Here are two selections from "The Food of a Younger Land: A portrait of American food—before the national highway system, before chain restaurants, and before frozen food, when the nation’s food was seasonal, regional, and traditional—from the lost WPA files,"edited by Mark Kurlansky.
The first selection, submitted to the WPA's "America Eats" program by an unknown writer named Hans Christensen, documents culinary habits in the Cornhusker State in verse.
The second piece came from Jerry Felsheim, a New York City writer of children’s books and plays, notably "Ali Baba and the Forty Thieves," with Irving Drutman.
Nebraskans Eat the Wieners
by Hans Christensen
Nebraskans eat the wieners,
And are they considered swell?
They are eaten by the millions,
That is one way you can tell.
Some fry them in a skillet,
Others boil them deep in kraut,
But the man who knows his wieners,
And what it’s all about,
Is the one who builds a fire,
In the forest or a park,
Then watch them sizzle to a brown,
As the dusk turns into dark,
And as the center of attraction,
Here are solid facts we own.
For a tasty outdoor morsel
The wiener’s in a class alone.
This is true in town or city,
That when folks go out to play,
Ol’ Mr. Weiner goes along,
And is the hero of the day.
Then while he’s turning juicy
Folks sing songs of long ago.
Like Auld Land Syne and Annie Laurie
Moonlight Bay and Old Black Joe.
We believe that if Napoleon
In retreating from the cold
Could have had Nebraska hot dogs
He would have made it to the fold.
New York Literary Tea
by Jerry Felsheim
As a social institution, the Literary Tea has undergone profound changes in recent years. Originally identified with women’s study clubs, it has been taken over by the smart world and transformed into a cocktail party with incidental literary trimmings. Its hours are from five to seven but, as with the cocktail party, no one ever appears before six fifteen and the host is fortunate if his last guests depart by nine. More than anything else, it has become an informal gathering place for intellectual sophisticates on their way to dinner.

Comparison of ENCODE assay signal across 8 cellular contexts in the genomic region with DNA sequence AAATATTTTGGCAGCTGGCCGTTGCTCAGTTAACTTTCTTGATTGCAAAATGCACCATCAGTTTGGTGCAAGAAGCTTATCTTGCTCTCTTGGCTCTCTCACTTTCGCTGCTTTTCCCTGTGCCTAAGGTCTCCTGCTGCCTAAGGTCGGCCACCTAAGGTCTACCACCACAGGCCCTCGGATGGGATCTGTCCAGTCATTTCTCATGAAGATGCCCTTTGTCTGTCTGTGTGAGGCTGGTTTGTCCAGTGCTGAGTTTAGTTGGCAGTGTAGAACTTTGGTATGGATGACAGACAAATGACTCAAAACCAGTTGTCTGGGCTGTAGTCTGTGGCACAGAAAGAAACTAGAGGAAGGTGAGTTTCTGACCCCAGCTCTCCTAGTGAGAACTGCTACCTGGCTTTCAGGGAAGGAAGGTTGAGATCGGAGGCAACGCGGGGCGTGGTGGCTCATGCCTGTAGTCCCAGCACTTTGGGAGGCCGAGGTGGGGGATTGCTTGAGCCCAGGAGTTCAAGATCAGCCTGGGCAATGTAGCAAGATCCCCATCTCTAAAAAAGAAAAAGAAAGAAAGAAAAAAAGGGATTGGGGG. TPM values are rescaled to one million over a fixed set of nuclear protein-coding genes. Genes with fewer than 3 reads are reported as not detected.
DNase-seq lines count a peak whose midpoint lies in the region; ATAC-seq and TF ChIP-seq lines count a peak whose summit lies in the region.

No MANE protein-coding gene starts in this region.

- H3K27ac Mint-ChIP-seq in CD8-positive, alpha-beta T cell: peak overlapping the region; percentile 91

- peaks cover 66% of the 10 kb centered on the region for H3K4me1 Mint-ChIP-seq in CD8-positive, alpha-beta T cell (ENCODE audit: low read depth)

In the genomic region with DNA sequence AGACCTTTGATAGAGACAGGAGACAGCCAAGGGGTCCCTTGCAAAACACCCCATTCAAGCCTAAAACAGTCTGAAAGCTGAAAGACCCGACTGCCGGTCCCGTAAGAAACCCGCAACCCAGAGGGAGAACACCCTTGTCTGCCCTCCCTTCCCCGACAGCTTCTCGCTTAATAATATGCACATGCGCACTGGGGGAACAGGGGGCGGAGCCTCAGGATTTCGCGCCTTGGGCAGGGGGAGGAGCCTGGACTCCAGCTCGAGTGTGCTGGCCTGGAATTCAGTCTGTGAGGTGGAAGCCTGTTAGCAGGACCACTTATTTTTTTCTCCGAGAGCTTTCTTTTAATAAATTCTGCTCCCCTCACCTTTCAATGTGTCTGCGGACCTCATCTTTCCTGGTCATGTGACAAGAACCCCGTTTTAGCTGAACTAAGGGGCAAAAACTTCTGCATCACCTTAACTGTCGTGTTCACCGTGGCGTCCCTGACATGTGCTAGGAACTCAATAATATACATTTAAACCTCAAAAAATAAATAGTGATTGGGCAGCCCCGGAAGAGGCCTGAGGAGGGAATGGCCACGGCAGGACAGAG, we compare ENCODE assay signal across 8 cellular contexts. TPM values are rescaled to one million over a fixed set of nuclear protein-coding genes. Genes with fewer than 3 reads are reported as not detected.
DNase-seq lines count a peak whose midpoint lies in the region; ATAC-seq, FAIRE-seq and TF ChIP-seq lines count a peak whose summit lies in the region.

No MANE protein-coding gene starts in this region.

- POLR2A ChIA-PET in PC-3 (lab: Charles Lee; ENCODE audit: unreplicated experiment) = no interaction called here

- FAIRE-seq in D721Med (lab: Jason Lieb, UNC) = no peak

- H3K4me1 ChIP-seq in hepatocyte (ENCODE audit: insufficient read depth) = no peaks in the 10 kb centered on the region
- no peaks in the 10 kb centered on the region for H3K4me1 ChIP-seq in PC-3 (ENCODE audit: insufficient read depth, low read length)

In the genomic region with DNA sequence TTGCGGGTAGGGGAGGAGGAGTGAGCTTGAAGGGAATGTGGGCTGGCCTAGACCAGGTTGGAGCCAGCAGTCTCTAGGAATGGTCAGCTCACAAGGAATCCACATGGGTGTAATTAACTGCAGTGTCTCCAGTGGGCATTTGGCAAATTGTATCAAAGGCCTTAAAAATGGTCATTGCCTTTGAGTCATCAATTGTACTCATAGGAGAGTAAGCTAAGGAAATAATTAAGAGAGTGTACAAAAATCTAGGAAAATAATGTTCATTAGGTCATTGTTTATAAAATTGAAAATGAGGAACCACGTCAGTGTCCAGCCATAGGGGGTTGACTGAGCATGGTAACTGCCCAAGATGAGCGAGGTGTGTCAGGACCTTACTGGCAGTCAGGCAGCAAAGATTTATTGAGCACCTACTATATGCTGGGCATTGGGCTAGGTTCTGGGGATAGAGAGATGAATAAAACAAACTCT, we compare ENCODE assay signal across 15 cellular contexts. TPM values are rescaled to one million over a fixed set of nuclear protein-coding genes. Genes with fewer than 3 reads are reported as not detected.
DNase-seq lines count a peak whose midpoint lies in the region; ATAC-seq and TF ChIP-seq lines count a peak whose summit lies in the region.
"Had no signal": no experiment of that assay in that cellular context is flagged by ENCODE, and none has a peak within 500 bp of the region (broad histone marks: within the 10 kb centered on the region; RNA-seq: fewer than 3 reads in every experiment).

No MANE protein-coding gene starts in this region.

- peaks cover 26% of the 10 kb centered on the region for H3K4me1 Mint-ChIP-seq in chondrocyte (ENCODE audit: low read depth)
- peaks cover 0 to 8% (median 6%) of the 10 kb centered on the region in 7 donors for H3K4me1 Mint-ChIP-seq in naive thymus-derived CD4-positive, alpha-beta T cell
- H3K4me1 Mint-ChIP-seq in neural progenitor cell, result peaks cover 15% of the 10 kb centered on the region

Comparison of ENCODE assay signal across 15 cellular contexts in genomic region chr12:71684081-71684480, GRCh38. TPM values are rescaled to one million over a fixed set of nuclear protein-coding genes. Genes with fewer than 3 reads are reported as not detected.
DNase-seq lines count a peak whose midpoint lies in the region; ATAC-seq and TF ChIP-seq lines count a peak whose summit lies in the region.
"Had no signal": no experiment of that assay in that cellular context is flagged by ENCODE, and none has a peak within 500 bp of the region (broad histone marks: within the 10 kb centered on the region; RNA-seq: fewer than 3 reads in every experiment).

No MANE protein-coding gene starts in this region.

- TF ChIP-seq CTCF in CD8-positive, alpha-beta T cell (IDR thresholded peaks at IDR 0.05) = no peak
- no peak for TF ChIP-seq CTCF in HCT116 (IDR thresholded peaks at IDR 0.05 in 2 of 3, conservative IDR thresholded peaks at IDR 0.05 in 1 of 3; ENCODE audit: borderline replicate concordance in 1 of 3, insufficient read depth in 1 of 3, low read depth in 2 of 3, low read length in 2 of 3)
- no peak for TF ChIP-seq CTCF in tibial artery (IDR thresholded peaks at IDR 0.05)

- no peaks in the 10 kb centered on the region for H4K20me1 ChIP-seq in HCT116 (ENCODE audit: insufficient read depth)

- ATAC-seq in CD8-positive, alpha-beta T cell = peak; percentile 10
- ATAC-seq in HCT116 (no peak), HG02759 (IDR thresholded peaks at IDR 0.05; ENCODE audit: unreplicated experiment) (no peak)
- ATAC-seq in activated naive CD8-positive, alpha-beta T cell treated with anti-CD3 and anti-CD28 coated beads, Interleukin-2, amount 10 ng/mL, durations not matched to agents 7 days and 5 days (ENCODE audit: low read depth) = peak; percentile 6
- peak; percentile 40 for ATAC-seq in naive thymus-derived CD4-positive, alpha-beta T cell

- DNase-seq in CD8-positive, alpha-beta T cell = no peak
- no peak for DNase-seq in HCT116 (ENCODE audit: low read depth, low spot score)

Since the publishing world is concentrated in New York, literary teas reach their apex in that city. Their sponsors are usually connected with the business, a publisher trying to put over a new author; an editor celebrating the start of a magazine; or again, just a head hunter parading another celebrity. In Manhattan, literary teas are given upon the slightest provocation.
The locales of these parties vary from private apartments to special rooms at the smart night clubs and hotels. One condition is paramount, however; the place must always be jammed. Seemingly no literary tea is successful unless it is crowded enough to make an exchange of intellectual ideas an impossibility. The talk is usually limited to the latest publishing blurbs and reviews, Broadway gossip, and inside tips on how much this or that author is making. “Heavy” conversation is invariably frowned upon and chichi wit is at a premium.
Tea is a rarity at these gatherings. The conventional beverages are dry martini and Manhattan cocktails, with scotch for those who insist. In this respect, literary teas may be considered slightly more virile than their sister art shows, where tepid sherry is most often the only drink available. Food receives little attention. Usually it consists of a few uninteresting canapés passed haphazardly about, with few takers.
Literary teas are constantly in a state of flux. The uninitiate gravitates toward the author, the author toward the editor or publisher, the publisher toward the reviewer, and the reviewer, in desperation, toward another drink. Since the general rule of conduct is to seek out those who can do one most good, magazine editors and big-name reviewers enjoy much popularity.
If the party happens to be given in honor of a new author, he is almost always completely ignored. In fact, there is a tradition among veteran literary tea-goers to put the young author in his place as soon as possible. They accomplish this by pretending vociferously not to know for whom the party is being given. The young author usually stands awkwardly in a corner, surrounded by a few dull old ladies, with his publisher frantically trying to circulate him among the “right” people.
Ephemeral as all this may be, however, the modern literary tea has its points. It enables devotees to renew old friendships and make new ones; it gives the publisher an opportunity to tip off the trade as to which writer he is going to push; it allows the ambitious young author to make contacts with editors; and it gives a great many people entertainment, not to mention free drinks, in the hours before dinner.
Reprinted from "The Food of a Younger Land: A portrait of American food—before the national highway system, before chain restaurants, and before frozen food, when the nation’s food was seasonal, regional, and traditional—from the lost WPA files," edited by Mark Kurlansky by arrangement with Riverhead Books, a member of Penguin Group (USA) Inc. Copyright © 2009 by Mark Kurlansky
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